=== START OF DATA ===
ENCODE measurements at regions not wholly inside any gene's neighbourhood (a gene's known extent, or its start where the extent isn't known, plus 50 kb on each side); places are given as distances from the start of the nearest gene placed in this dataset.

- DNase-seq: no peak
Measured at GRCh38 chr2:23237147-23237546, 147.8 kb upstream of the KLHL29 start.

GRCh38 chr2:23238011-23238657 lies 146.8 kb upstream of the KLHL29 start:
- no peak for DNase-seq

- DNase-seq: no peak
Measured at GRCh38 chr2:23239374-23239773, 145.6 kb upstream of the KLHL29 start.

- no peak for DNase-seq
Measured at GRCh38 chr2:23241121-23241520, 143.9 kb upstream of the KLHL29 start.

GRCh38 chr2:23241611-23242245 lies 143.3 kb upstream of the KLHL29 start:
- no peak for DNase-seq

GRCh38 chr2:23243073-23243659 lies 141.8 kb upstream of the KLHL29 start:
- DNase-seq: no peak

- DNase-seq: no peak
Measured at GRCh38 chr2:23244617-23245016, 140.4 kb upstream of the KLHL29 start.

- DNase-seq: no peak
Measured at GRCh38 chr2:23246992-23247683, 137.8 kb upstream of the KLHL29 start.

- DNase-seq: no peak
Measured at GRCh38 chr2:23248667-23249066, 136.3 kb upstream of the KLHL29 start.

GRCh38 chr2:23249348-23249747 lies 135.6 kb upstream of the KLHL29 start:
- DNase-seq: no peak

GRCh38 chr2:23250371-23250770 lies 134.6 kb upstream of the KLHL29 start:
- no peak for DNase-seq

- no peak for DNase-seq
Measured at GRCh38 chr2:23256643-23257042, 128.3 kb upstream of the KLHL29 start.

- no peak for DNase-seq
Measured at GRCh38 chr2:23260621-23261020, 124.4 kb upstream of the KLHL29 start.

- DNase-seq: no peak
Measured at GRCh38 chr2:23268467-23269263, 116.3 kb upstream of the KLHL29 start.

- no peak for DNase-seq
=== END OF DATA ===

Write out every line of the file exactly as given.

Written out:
ENCODE measurements at regions not wholly inside any gene's neighbourhood (a gene's known extent, or its start where the extent isn't known, plus 50 kb on each side); places are given as distances from the start of the nearest gene placed in this dataset.

- DNase-seq: no peak
Measured at GRCh38 chr2:23237147-23237546, 147.8 kb upstream of the KLHL29 start.

GRCh38 chr2:23238011-23238657 lies 146.8 kb upstream of the KLHL29 start:
- no peak for DNase-seq

- DNase-seq: no peak
Measured at GRCh38 chr2:23239374-23239773, 145.6 kb upstream of the KLHL29 start.

- no peak for DNase-seq
Measured at GRCh38 chr2:23241121-23241520, 143.9 kb upstream of the KLHL29 start.

GRCh38 chr2:23241611-23242245 lies 143.3 kb upstream of the KLHL29 start:
- no peak for DNase-seq

GRCh38 chr2:23243073-23243659 lies 141.8 kb upstream of the KLHL29 start:
- DNase-seq: no peak

- DNase-seq: no peak
Measured at GRCh38 chr2:23244617-23245016, 140.4 kb upstream of the KLHL29 start.

- DNase-seq: no peak
Measured at GRCh38 chr2:23246992-23247683, 137.8 kb upstream of the KLHL29 start.

- DNase-seq: no peak
Measured at GRCh38 chr2:23248667-23249066, 136.3 kb upstream of the KLHL29 start.

GRCh38 chr2:23249348-23249747 lies 135.6 kb upstream of the KLHL29 start:
- DNase-seq: no peak

GRCh38 chr2:23250371-23250770 lies 134.6 kb upstream of the KLHL29 start:
- no peak for DNase-seq

- no peak for DNase-seq
Measured at GRCh38 chr2:23256643-23257042, 128.3 kb upstream of the KLHL29 start.

- no peak for DNase-seq
Measured at GRCh38 chr2:23260621-23261020, 124.4 kb upstream of the KLHL29 start.

- DNase-seq: no peak
Measured at GRCh38 chr2:23268467-23269263, 116.3 kb upstream of the KLHL29 start.

- no peak for DNase-seq